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Conrad Stefaans Brümmer v. the Minister of Social Development and Others

Case number:
CCT 25/09
South Africa
Date of decision:
13 August 2009
Court / Arbiter:
Constitutional Court ( Constitutional )

Relevant law :


A thirty-day time limit for parties who wish to challenge a denial of a request for information in court is inadequate; until the legislature passes a law setting a fair time limit, requesters will have 180 days in which to file.

Administrative / Internal review
Contracts / Agreements (use of public funds, negotiations)
Judicial review (including access to courts)
RTI law
Time (time limit, delay)

Case details:


Pursuant to the Promotion of Access to Information Act (PAIA), Stefaans Brümmer, a journalist, made a request to the Department of Social Development for information concerning a business tender the department allegedly awarded (para. 3). After his request was denied and an internal appeal was unsuccessful, Brümmer turned to the Western Cape High Court for relief (paras. 4-6). The High Court rejected his application on the ground that he missed the 30-day deadline set out in Section 78(2) of PAIA; the High Court refused to extend the deadline in part because, according to the High Court, his application was unlikely to succeed (para. 10). However, the High Court also ruled Section 78(2) unconstitutional in that it does not give a person refused information adequate time to approach a court for relief (para. 11). The High Court referred this matter to the Constitutional Court for confirmation (para. 11).

Brümmer appealed the High Court's ruling rejecting his application, claiming that the time limit violated his constitutional rights of access to court and access to information. He also sought a confirmation from the Constitutional Court on the unconstitutionality of Section 78(2) of PAIA.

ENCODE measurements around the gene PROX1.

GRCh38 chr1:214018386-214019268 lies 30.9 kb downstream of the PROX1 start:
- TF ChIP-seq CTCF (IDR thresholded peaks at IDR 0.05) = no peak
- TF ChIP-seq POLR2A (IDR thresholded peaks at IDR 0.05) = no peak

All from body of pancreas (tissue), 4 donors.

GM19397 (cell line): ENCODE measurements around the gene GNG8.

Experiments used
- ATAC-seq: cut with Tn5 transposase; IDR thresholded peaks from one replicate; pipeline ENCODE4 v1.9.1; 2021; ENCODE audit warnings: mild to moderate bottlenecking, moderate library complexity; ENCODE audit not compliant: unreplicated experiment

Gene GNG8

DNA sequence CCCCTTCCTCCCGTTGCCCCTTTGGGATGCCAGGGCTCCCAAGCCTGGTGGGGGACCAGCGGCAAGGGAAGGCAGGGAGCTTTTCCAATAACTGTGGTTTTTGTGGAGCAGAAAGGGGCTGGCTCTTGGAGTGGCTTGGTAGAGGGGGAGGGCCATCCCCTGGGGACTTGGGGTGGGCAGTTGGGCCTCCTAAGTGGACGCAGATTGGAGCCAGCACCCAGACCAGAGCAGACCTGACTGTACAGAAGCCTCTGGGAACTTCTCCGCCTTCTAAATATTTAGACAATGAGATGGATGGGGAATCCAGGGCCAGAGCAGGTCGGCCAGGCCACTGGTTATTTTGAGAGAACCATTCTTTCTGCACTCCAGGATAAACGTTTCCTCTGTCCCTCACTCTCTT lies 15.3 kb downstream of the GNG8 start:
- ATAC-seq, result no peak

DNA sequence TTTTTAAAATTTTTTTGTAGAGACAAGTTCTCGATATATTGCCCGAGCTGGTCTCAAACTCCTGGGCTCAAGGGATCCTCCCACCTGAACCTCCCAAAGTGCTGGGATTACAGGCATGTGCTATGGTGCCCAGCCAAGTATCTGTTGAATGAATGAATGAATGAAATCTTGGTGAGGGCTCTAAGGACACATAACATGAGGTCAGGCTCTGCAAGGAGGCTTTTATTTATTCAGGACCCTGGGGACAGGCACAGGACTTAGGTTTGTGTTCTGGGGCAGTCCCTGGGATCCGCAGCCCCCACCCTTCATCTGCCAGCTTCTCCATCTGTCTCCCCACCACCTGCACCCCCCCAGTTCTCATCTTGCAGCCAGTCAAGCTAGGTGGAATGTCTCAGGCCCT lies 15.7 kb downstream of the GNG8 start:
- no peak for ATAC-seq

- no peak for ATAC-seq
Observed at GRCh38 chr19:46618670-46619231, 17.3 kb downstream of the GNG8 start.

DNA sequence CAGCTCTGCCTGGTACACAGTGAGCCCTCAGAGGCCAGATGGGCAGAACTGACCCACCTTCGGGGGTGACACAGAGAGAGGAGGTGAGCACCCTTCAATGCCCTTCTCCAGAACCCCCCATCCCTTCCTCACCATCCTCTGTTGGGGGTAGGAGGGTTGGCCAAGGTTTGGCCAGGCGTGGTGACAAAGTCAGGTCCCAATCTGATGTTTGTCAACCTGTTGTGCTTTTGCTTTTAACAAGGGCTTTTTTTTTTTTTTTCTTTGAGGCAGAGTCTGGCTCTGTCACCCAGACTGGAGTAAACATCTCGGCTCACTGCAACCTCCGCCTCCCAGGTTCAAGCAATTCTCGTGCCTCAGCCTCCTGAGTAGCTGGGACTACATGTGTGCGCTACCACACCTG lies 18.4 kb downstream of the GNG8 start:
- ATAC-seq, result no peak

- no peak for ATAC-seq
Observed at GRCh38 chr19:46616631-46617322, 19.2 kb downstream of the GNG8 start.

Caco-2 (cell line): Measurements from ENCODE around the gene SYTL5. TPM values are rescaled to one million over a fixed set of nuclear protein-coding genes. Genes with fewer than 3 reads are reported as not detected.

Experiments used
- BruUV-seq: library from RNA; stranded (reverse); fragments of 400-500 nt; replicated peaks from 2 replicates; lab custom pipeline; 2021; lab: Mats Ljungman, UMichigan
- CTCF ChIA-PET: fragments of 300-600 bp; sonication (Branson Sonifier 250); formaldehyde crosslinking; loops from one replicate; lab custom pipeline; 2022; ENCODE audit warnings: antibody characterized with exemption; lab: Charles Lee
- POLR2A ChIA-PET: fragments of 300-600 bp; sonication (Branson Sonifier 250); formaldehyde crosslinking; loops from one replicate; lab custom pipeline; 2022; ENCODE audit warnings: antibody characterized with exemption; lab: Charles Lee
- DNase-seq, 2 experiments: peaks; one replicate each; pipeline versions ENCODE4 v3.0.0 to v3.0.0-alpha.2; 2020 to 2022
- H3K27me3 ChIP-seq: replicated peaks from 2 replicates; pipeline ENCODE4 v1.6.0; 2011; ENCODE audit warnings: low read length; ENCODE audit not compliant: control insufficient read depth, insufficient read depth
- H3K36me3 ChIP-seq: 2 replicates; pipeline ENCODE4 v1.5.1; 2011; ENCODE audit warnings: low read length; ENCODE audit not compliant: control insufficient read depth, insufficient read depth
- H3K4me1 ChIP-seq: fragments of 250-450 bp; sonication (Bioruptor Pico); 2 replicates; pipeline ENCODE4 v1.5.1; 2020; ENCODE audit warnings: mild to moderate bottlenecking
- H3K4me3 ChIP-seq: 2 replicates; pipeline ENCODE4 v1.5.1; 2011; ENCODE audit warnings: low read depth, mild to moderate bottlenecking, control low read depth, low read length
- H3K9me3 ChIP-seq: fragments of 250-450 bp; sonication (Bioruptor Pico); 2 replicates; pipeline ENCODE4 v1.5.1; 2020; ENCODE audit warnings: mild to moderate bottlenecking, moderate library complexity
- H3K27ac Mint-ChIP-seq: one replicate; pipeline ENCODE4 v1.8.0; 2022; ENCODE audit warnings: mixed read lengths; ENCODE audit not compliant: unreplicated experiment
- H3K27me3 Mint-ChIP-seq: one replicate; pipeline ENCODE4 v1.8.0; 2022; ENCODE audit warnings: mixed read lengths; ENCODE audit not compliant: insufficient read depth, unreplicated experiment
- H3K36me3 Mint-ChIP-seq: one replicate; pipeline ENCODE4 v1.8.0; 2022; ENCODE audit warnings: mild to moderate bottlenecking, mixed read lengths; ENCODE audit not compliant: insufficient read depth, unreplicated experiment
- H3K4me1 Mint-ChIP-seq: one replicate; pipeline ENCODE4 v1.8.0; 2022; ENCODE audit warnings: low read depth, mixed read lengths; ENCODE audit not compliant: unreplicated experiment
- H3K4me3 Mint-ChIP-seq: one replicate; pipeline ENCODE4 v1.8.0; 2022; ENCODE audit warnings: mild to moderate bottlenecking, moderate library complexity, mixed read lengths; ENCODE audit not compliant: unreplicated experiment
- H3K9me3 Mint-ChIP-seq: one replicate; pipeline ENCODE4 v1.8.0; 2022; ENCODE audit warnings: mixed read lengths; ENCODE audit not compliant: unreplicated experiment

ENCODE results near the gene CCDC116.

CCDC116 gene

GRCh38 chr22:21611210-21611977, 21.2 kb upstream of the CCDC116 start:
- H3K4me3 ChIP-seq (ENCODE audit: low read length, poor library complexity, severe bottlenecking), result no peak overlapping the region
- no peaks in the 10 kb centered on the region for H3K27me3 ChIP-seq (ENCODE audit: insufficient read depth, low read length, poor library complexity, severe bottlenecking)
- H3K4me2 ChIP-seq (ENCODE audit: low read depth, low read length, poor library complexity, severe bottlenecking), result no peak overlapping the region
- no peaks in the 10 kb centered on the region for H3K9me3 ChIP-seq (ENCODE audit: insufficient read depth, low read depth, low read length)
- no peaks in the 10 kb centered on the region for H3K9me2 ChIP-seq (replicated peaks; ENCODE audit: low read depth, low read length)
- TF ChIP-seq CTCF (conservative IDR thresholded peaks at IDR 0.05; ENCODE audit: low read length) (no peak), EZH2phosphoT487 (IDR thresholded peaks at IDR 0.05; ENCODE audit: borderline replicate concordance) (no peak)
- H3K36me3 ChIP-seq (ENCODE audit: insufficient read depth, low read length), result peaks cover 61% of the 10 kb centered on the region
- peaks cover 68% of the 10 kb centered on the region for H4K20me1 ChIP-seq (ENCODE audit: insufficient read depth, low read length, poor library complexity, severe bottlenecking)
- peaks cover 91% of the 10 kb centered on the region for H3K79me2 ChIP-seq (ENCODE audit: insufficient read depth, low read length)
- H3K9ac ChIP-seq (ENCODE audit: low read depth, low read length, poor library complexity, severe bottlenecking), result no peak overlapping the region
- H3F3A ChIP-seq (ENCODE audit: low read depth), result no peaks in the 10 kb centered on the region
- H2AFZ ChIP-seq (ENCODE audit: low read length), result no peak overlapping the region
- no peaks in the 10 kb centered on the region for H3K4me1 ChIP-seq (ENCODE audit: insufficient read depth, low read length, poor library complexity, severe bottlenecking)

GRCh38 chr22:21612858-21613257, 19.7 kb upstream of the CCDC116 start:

In a unanimous judgment, the Constitutional Court ruled that the 30-day time limit in Section 78(2) of PAIA is unconstitutional as it is neither reasonable nor justifiable, and does not allow an adequate and fair opportunity to challenge a refusal of access to information (para. 48). The Court further declared that access to information is crucial to the right of freedom of expression, and that the public must have access to information held by the state (paras. 62, 63).

As relief, the Court ordered Parliament to enact legislation that prescribes a time limit consistent with the Constitution, bearing in mind the right of access to court as well as the right of access to information (para. 74). The Court further ordered that, until the enactment of such legislation, a person who wishes to challenge a refusal of information should apply to court within 180 days of being notified of an adverse internal appeal; but also advised courts to be flexible where the interest of justice requires (paras. 76-77). The Court referred this case back to the High Court, but to a different judge (para. 84).

The Court permitted two amici to be heard to support the applicant.


Judgment of the Court.